Saturday, April 03, 2010

Heroine of the Weekend

Our heroine this weekend is American activist Dorothea Dix, who was born on this day (or actually tomorrow's day, April 4) in Hampden, Maine in 1802, to a poor family of 12 children. Soon after her birth the family moved to Worcester, Massachusetts and then she was sent to her wealthy grandmother's house in Boston at age 12 (where she went to get away from an alcoholic and abusive father).

In 1821 she opened a school in Boston which was a success, patronized by wealthy families, and she also began teaching poor children in her own home. She also had a great success with her 1824 book, Conversations on Common Things (which was in its 60th edition by 1869!). She ran her schools until a health crisis forced her to close them in 1836, when she traveled to England in search of a cure and made the acquaintance of the famous reforming, Quaker Rathbone family, who invited her to stay at their home of Greenbank near Liverpool. Dix met people there who believed in the reform of social welfare for the poor and also for the insane, who were often kept in appalling conditions in asylums. She was deeply affected by this movement and resolved to carry on the same work in America.

In 1841, Dix returned home and began conducting a statewide report on how Massachusetts cared for its own insane poor. She found that most towns contracted with local residents to care for people with mental illnesses who lackeds family to look after them. With no regulation and little funding, this system was open to widespread abuse. Dix sent a passionate report to the state legislature "...briefly to call your attention to the present state of Insane Persons confined within this commonwealth, in cages, stalls, pens! Chained, naked, beaten with rods and lashed into obediance." A bill was passed to expand and fund the state's mental hospital in Worcester, her first success.

She embarked on travels from New England all the way south to Louisiana, researching and documenting the conditions of the poor mentally ill, working with committees to draft legislation and bills, raising funds to help build asylums. In 1846, on a visit to Illinois, she became ill and spent months recovering in Springfield and working on her report for the state legislative session, which resulted in Illinois's first state mental hospital. She went on to North Carolina and helped form the North Carolina State Medical Society--their first mental hospital, named in honor of Dorothea Dix, was opened in 1856. She also helped found the Harrisburg State Hospital in Pennsylvania. The crowning achievement of her tireless work was to be the "Bill for the Benefit of the Indigent Insane," which set aside 12,225,000 acres of federal land for the benefit of the insane as well as the "blind, deaf, and dumb", the proceeds of which were distributed to the states to build and maintain safe, humane asylums. The bill passed both houses of Congress, but in 1854 President Pierce vetoed it. Devastated by its defeat, Dix traveled once again to Europe, where she reaquainted herself with the Rathbones and their friends and worked for reforms in Scotland's madhouse (she helped form the Scottish Lunacy Commission).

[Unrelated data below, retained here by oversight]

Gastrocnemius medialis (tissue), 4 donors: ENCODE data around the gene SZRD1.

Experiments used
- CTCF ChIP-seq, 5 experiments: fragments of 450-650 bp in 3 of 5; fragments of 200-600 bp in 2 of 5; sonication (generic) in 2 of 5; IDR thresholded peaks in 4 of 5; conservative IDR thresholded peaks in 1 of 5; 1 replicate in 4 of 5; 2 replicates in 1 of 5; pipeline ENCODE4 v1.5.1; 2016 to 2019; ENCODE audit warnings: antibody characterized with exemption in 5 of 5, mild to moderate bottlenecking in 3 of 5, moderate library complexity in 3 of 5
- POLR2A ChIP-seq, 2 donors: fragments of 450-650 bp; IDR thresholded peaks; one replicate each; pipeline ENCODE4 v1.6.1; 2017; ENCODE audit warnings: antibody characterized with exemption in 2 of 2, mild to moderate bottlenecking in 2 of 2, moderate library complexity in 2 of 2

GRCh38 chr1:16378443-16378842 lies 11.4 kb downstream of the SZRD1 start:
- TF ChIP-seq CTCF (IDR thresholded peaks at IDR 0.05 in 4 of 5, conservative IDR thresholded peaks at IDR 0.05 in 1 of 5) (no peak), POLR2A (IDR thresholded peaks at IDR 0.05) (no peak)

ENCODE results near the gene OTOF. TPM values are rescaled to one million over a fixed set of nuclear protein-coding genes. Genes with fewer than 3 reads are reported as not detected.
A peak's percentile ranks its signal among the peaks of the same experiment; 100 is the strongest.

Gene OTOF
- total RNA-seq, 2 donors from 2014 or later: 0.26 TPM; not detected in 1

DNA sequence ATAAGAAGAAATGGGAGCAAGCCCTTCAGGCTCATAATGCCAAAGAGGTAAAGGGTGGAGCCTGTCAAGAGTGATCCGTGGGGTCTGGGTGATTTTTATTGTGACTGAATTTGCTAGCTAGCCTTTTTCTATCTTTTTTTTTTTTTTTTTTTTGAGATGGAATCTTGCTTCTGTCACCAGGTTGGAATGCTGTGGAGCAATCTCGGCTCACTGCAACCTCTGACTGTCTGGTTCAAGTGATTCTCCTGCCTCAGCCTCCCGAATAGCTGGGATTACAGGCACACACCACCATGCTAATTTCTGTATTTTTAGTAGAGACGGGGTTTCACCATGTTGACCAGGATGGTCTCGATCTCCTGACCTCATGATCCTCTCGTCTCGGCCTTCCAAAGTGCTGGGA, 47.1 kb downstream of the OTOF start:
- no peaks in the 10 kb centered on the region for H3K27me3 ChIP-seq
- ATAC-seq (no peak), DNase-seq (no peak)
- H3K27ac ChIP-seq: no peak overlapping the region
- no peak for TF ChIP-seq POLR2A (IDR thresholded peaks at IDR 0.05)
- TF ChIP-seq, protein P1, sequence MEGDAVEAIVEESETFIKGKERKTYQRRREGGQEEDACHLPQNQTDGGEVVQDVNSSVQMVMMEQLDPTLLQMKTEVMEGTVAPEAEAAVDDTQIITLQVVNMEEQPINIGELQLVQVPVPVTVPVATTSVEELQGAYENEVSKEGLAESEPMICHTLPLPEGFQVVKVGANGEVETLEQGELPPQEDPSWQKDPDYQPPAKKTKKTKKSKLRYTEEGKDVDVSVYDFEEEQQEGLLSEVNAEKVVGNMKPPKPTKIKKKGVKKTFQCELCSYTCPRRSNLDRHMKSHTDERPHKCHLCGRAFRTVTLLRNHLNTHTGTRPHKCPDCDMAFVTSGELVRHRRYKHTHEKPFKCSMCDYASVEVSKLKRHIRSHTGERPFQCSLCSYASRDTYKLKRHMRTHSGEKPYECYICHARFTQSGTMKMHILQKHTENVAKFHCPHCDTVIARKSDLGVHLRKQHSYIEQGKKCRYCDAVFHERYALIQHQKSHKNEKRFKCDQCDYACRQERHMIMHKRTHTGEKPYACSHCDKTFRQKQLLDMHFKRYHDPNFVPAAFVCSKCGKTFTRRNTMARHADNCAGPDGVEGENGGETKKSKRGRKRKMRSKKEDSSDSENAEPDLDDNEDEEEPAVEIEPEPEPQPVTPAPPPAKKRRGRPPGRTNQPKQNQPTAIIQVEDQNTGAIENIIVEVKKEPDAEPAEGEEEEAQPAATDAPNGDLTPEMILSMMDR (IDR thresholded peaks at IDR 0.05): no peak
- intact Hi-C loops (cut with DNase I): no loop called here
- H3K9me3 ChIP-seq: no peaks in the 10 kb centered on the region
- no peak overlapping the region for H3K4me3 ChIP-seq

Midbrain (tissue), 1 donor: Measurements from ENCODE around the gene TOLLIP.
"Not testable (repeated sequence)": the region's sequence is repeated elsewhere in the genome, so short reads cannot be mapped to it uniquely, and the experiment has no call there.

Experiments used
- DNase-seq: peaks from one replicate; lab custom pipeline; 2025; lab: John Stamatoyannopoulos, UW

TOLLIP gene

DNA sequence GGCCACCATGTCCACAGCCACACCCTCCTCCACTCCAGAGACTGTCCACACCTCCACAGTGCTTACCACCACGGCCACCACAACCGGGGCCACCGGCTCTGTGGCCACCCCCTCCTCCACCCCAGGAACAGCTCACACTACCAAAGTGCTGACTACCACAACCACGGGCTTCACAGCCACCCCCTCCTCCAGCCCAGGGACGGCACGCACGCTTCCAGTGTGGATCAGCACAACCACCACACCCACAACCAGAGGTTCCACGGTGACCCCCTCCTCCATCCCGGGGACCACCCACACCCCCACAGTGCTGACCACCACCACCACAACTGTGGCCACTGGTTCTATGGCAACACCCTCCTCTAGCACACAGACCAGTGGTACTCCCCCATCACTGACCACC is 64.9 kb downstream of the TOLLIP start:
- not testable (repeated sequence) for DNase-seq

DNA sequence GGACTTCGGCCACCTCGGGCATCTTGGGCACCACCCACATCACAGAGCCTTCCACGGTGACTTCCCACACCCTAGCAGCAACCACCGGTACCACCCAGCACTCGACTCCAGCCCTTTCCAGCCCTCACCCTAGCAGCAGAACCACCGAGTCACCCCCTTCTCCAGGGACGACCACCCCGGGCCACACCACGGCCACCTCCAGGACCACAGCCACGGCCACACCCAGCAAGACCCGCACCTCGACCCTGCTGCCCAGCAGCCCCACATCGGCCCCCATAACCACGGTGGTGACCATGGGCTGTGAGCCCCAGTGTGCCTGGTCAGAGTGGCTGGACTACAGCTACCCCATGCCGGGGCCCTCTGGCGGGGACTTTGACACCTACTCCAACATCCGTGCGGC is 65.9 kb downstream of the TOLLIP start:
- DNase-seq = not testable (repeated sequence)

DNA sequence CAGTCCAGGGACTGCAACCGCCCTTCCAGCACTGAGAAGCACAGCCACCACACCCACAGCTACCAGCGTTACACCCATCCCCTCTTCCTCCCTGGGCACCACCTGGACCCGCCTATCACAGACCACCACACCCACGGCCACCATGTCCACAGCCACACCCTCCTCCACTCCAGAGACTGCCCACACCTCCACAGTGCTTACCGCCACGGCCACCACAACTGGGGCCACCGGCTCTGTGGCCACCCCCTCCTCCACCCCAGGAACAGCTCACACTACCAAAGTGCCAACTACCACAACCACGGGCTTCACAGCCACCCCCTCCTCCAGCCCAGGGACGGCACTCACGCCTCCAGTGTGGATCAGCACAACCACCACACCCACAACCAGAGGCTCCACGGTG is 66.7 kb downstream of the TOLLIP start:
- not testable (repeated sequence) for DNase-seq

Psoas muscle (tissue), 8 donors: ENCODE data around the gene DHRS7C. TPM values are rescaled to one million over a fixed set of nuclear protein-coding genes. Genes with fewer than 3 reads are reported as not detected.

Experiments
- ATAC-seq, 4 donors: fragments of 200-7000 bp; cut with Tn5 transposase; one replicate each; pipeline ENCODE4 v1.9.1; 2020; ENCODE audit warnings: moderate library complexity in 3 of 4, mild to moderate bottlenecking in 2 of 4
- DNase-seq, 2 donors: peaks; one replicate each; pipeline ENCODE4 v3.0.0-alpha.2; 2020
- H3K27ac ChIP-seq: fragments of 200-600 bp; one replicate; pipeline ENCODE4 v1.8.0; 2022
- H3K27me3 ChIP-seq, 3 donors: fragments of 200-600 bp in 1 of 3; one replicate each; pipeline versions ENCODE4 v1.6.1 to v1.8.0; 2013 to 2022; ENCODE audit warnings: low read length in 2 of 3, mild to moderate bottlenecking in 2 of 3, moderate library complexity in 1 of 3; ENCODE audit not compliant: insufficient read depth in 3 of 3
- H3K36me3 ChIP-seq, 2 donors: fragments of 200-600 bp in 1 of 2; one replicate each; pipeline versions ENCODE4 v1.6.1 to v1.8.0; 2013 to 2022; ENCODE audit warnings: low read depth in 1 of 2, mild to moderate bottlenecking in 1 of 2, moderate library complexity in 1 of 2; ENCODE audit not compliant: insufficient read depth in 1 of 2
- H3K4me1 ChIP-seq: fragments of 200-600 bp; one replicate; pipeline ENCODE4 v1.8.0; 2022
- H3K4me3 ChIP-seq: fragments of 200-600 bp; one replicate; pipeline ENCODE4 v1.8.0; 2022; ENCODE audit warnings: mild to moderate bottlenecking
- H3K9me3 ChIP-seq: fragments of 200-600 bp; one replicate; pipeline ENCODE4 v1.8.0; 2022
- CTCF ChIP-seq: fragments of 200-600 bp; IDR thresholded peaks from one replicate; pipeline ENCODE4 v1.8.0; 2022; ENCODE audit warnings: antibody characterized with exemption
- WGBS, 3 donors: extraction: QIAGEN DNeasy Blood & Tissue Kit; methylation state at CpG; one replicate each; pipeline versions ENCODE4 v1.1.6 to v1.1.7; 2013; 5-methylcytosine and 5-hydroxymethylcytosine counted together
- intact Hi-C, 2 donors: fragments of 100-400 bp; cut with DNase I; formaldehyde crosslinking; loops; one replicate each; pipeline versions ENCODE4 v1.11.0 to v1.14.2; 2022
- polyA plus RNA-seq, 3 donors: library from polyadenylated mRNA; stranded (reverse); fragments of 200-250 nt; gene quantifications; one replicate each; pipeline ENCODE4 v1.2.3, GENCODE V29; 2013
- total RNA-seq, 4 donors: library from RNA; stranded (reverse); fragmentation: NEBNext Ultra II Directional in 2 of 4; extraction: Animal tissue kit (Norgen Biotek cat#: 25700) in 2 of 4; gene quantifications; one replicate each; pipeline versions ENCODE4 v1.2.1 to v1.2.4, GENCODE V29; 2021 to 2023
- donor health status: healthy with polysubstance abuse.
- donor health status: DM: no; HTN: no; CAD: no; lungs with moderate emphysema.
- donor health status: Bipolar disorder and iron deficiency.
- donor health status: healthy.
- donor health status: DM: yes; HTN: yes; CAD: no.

Dix returned to the US during the Civil War, where she was appointed Superintedent of Union Army Nurses. But her skills did not really lie in organizing large numbers of nurses (she was used to working more independently). She also found herself at loggerheads with Army doctors and was eventually relieved of her duties. But she was lovingly remembered for her fair, even-handed care of Union and Confederate wounded alike. By the 1880s she was an invalid, and moved into the New Jersey State Hospital, where a suite was laid aside for her personal use in 1881. She still corresponded with other reforms and worked on her writings (mostly pamphlets on the reform of prisons and hospitals) until her death on July 17, 1887. She was buried at Cambridge in Mount Auburn Cemetery.

A few sources on her life:
David Gollaher, Voice for the Mad: The Life of Dorothea Dix (1995)
Thomas J. Brown, Dorothea Dix: New England Reformer (1998)
Rachel Baker, Angel of Mercy: The Story of Dorothea Lynde Dix (1955)

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